The survey ‘Responsible Research Barometer’ was carried out for the second time

The Office of the Ombudsperson carried out the survey ‘Responsible Research Barometer’ for the second time. The doctoral students, teachers, scientists and other researchers from the Lithuanian Research and Higher Education Institutions (RHEIs) took part in the survey. In total, the responses of 310 respondents were analysed. The report on the survey reviews how well the respondents know provisions of research and publishing ethics (RPE), and their implementation in their RHEIs. It was also analysed how the respondents were deepening their knowledge in the RPE area, what manifestations of unethical behaviour were noticed in the academic environment, what dishonest behaviour they encountered, what actions were undertaken, what their consequences were and other issues.

According to the survey results, more than half of the respondents did not know the documents regulating RPE well. A similar number of them also do not know whether these provisions are implemented in their RHEIs. Among the best-known documents implemented in the RHEIs, the guidelines and recommendations prepared by the Office of the Ombudsperson, were mentioned the most frequently: Recommendations on the Preparation, Adaptation and Implementation of Academic Ethics Codes by RHEIs, and Guidelines for Ethical Review and Guidelines for Assurance of Academic Ethics during Remote Studies. The respondents also stated that they had been deepening their knowledge in the RPE area rarely in the last three years: almost half ‘sometimes rarely’ or ‘very rarely’, and little more than one tenth, ‘often’ or ‘very often’. Almost half of the people surveyed who had not improved their knowledge in the RPE field, would like to do this in the future. The answers of the respondents about the reasons that had induced them to improve their knowledge, the RPE areas of interest and other topics are analysed in more detail in the report on the survey.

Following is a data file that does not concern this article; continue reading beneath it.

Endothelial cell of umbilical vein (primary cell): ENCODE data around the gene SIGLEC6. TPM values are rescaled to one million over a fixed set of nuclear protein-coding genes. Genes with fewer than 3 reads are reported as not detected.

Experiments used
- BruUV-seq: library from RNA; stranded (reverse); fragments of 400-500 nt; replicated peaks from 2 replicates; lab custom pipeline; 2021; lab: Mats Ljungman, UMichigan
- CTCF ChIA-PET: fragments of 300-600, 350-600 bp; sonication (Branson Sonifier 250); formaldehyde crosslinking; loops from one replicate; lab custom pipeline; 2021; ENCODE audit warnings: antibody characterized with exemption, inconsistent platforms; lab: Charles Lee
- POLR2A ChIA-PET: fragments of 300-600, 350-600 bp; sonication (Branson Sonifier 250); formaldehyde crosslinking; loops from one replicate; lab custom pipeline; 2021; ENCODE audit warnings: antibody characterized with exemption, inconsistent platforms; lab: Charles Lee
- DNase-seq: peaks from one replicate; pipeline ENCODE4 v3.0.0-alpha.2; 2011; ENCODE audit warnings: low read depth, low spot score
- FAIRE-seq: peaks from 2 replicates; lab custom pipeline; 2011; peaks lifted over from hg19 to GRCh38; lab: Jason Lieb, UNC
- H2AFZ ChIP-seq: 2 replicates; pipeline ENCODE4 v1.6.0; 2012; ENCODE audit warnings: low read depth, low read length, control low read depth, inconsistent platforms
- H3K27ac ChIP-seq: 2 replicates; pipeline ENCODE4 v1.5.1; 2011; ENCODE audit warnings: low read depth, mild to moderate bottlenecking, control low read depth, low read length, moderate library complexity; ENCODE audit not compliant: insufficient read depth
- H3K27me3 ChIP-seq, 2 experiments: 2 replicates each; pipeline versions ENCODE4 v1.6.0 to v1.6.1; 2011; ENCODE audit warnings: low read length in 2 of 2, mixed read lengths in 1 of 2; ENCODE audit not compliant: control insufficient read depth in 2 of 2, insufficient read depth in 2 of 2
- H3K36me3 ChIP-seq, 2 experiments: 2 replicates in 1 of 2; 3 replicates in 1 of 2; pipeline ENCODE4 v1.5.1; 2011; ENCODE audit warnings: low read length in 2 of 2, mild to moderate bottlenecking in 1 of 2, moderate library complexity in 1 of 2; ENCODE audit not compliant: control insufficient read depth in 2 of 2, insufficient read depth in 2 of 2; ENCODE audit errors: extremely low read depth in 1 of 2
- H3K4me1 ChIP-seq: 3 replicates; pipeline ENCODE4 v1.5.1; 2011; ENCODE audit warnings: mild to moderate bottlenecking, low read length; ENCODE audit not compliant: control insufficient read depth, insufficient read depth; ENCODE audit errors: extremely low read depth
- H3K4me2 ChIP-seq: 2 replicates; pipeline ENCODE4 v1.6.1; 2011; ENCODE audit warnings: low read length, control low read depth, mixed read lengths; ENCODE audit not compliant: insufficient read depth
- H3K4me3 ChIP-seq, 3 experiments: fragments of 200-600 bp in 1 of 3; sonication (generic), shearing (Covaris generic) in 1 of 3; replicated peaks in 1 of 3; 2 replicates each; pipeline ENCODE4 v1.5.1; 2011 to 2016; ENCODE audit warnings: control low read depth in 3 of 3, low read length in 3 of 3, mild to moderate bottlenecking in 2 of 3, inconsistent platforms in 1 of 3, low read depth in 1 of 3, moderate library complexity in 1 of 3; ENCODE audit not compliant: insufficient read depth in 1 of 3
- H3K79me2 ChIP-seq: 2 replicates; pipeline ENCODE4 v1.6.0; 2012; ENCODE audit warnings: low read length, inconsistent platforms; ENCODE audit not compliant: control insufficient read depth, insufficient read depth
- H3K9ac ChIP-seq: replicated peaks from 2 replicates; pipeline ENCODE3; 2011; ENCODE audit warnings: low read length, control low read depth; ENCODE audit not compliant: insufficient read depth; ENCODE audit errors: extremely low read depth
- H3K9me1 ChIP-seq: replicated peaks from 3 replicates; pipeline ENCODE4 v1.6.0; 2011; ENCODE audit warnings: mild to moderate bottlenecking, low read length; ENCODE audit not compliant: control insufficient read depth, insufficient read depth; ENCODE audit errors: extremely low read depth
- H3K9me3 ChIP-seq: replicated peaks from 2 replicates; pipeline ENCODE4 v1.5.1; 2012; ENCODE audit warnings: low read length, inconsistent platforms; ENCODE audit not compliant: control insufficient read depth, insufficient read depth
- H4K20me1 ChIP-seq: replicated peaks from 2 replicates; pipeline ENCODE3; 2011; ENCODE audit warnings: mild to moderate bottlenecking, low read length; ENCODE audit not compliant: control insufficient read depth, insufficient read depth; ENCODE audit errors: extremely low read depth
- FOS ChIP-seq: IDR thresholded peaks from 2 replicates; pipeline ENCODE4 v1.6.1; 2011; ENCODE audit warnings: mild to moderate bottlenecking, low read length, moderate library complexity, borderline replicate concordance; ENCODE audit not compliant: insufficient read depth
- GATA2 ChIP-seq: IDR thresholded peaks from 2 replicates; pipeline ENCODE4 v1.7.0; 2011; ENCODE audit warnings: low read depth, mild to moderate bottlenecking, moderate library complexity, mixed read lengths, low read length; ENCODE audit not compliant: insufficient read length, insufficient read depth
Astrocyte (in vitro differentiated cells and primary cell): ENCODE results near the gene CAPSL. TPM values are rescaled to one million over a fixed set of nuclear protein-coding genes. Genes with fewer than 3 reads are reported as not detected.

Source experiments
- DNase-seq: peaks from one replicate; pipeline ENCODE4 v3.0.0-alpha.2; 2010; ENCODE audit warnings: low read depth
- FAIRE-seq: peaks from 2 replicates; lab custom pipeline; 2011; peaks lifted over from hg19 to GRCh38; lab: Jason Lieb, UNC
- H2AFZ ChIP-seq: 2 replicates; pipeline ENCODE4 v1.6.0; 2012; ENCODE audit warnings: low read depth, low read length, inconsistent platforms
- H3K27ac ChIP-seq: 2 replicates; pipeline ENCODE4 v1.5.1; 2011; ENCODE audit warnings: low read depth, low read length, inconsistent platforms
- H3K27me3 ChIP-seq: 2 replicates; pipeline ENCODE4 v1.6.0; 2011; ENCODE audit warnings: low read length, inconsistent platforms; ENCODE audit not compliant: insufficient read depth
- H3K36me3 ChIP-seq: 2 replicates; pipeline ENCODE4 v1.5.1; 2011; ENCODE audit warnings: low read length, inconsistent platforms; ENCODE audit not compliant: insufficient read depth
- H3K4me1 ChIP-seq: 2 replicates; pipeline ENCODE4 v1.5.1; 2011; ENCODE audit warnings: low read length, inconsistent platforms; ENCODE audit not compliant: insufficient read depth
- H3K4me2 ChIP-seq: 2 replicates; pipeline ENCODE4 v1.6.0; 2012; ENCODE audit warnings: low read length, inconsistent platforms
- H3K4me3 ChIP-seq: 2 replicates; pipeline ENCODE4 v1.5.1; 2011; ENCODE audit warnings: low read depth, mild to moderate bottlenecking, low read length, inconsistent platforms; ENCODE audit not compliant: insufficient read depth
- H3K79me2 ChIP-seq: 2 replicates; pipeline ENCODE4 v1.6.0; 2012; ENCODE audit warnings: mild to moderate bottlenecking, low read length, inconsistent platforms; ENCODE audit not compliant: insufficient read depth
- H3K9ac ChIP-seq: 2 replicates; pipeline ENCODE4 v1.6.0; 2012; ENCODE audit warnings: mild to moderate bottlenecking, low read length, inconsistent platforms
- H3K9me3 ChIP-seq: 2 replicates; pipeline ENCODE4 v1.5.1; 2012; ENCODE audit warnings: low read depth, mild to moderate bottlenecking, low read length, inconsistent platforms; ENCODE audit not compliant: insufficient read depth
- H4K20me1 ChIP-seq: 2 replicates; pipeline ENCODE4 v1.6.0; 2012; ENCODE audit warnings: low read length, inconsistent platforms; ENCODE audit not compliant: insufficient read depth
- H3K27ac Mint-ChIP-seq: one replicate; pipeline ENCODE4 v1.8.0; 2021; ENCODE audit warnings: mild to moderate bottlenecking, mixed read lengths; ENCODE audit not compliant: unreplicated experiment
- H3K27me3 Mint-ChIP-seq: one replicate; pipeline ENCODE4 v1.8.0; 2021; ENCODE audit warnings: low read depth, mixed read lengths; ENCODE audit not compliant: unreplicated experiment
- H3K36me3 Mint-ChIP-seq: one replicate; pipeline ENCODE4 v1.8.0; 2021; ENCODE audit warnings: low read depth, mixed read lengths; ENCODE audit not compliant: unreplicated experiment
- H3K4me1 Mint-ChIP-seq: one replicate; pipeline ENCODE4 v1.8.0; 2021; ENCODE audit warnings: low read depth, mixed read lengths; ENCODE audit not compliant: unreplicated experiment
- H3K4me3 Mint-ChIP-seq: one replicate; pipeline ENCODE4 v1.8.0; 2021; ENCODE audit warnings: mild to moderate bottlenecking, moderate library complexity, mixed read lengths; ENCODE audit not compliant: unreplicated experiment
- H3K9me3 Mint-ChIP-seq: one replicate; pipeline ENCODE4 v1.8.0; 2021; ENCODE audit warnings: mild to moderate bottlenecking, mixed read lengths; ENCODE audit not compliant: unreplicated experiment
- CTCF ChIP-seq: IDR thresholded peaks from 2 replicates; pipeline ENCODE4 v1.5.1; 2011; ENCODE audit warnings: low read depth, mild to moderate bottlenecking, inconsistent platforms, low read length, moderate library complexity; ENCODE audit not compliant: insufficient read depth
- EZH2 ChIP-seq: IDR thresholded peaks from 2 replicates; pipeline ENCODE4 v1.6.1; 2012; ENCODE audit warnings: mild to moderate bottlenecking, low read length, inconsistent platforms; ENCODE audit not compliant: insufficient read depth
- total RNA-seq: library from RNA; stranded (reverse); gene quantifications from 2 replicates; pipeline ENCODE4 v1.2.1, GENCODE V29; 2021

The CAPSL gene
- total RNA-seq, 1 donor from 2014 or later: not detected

The respondents often do not notice manifestations of unethical behaviour in the academic environment. The most frequently noticed (‘often’ and ‘very often’) forms of unethical authorship are gift authorship, mutual support authorship and inclusion of an underserving co-author. One out of four respondents stated they had encountered dishonest behaviour in the last three years. However, more than half of them had not appealed anywhere because they saw no sense in it. The rest tried to solve the situation themselves or referred to the unit’s manager, ethical committee, etc. However, the answers to open questions about development of the situation reveal that often nothing had changed, or it had negative consequences for the whistleblower. The insights of the respondents about causes of dishonest behaviour are analysed in more detail in the report on the survey.

The extensive report on the survey results is available here in both Lithuanian and English.